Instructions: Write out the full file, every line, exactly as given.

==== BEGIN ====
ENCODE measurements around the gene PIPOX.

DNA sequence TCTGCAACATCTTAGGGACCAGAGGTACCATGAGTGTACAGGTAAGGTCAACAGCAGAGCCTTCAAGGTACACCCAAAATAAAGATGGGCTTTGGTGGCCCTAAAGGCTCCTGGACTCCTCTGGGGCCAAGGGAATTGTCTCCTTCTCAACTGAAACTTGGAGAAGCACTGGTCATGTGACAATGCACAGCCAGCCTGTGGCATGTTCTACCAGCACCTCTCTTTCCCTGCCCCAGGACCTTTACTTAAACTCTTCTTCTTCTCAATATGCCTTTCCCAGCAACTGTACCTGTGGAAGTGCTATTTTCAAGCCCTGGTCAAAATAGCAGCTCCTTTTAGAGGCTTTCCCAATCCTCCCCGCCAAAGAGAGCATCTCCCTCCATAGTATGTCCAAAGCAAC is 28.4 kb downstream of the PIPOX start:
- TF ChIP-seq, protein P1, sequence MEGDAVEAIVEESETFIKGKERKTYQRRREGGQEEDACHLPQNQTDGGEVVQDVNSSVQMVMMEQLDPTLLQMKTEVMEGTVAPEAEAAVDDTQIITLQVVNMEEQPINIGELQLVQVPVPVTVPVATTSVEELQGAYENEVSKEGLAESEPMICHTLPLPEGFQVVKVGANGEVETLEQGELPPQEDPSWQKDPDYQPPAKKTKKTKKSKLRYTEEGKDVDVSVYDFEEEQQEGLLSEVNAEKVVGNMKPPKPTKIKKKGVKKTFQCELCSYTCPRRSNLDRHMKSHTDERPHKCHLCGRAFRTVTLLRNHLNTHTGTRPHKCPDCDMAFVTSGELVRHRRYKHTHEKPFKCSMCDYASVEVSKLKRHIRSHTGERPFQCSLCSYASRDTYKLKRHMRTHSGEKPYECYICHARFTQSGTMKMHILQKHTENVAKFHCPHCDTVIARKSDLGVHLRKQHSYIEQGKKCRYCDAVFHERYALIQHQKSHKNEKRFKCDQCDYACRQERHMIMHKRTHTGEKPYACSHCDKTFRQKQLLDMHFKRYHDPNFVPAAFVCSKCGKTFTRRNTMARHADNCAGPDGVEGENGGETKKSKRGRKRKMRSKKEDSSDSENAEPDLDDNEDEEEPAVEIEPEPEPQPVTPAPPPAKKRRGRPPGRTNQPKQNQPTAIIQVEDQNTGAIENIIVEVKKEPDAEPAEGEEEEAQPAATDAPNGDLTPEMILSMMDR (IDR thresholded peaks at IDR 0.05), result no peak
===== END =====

ENCODE measurements around the gene PIPOX.

DNA sequence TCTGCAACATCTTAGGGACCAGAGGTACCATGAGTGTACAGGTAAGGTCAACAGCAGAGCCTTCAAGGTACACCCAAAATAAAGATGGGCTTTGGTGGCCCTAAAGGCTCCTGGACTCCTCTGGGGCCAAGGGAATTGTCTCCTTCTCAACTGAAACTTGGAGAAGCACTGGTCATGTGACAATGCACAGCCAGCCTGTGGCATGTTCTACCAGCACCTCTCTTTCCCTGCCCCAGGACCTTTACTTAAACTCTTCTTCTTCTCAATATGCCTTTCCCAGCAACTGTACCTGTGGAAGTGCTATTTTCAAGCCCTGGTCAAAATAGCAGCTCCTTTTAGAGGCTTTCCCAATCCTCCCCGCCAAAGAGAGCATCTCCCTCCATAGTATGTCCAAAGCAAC is 28.4 kb downstream of the PIPOX start:
- TF ChIP-seq, protein P1, sequence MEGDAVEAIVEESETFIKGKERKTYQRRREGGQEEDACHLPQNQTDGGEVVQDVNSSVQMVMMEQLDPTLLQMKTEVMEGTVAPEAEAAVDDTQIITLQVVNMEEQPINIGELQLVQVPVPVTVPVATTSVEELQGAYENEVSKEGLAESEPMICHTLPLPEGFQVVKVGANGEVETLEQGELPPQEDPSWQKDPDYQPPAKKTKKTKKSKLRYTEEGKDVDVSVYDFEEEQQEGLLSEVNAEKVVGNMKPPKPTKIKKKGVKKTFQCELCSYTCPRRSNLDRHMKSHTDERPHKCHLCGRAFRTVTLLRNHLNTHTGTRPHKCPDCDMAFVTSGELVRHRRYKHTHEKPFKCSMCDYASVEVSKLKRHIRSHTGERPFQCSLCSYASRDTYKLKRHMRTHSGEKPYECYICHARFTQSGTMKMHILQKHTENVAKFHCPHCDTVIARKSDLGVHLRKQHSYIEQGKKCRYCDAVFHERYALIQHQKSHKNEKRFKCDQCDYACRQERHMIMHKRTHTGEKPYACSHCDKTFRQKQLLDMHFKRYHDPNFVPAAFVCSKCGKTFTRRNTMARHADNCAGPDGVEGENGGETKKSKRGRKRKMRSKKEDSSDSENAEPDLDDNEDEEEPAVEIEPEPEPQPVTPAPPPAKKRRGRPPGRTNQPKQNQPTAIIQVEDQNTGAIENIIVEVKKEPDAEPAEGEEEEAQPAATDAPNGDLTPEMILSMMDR (IDR thresholded peaks at IDR 0.05), result no peak